What Constitutes Equal Shares?

Intestate law requires that each person get a “equal share”, which is based upon fair market value.  Money and financial assets can easily be divided among beneficiaries. Heirlooms, however, may have very little market value, but a great deal of sentimental value.

Thus when an estate is comprised of sentimental items, real property, money, and other assets.  it can be challenging to ensure a fair and equal distribution that will be acceptable to all beneficiaries.

In situations such as these, a family settlement agreement can be used to resolve the distribution amicably, rather than fighting over how specific assets should be distributed. We assist personal representatives in these situations.

How Does the Probate Process Work in New York?

If a decedent named an executor in their will, the executor will be tasked with initiating the probate process by petitioning the New York Surrogate’s Court in the county in which the person lived at the time of death. The petition must include a copy of the will and a copy of the death certificate.

The Surrogate’s Court judge will review the will to confirm that it is valid, and that all formalities have been followed.[3]  Once the judge is satisfied that the document is valid, an order will be issued admitting the will to probate and authorizing the executor to legally handle the affairs of the estate, including the distribution of all assets.

Unfortunately, admitting a will to probate is not always a seamless process.  When a petition is filed with the Surrogate’s Court, all interested parties are notified.  This can be problematic, as interested parties can object to the probate or contest the will.

Similarly, if there is no will, an estate administrator (personal representative) will need to be named.  We can assist if you desire to act in such as capacity.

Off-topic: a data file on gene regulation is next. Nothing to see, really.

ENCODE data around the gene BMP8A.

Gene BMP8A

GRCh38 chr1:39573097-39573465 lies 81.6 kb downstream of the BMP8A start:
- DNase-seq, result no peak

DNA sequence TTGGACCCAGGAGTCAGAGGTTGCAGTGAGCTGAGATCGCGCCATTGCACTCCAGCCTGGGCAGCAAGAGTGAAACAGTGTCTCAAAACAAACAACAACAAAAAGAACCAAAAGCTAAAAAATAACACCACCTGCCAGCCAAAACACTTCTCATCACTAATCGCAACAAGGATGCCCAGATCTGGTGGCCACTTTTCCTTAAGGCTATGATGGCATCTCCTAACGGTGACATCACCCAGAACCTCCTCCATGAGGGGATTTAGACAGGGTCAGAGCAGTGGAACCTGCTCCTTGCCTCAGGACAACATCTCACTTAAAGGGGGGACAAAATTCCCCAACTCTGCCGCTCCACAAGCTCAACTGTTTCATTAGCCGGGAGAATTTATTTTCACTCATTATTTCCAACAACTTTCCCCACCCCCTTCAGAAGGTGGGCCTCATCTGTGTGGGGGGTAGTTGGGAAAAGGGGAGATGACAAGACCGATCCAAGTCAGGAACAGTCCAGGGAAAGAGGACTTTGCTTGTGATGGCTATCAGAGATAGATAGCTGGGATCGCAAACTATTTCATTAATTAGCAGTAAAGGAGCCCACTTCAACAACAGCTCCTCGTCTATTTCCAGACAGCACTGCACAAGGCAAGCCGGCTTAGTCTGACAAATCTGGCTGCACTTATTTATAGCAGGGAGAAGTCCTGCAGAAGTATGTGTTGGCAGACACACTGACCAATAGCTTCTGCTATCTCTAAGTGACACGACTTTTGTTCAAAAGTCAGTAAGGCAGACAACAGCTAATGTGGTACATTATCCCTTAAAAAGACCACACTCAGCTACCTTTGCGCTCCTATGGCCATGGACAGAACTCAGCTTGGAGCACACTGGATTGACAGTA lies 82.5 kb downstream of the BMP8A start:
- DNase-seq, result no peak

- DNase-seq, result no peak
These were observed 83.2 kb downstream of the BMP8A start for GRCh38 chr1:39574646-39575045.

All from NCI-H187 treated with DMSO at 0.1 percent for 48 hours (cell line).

Answering Your Questions

Immediately following formal appointment, personal representatives often have a number of practical questions, such as:

  • What actions must be taken immediately for the management of the estate (e.g., should mortgage payments continue to be made?)?
  • How do I pay debts if the estate does not have liquid assets (i.e., cash or assets that can easily be converted to money)?
  • How can I access my deceased loved one’s bank accounts?
  • How should estate assets be distributed, if the property is not referenced in the will?

Not only can we help you with questions and issues such as these, but we can advise on how to accomplish your obligations while best protecting you in the event of a will or probate contest by a potential family heir or beneficiary.  As New York estate administration and probate lawyers, our role is to guide you through the estate administration process and to help settle matters expeditiously and cost effectively.

Call our Office Today to Schedule a Free Consultation to Learn How We Can Help You!

Related Pages


[1] New York Consolidated Laws, Estates, Powers and Trust Law, The New York State Senate,

[2] Surrogate’s Court Procedure, The New York State Senate,

[3] NY EPTL § 3-2.1.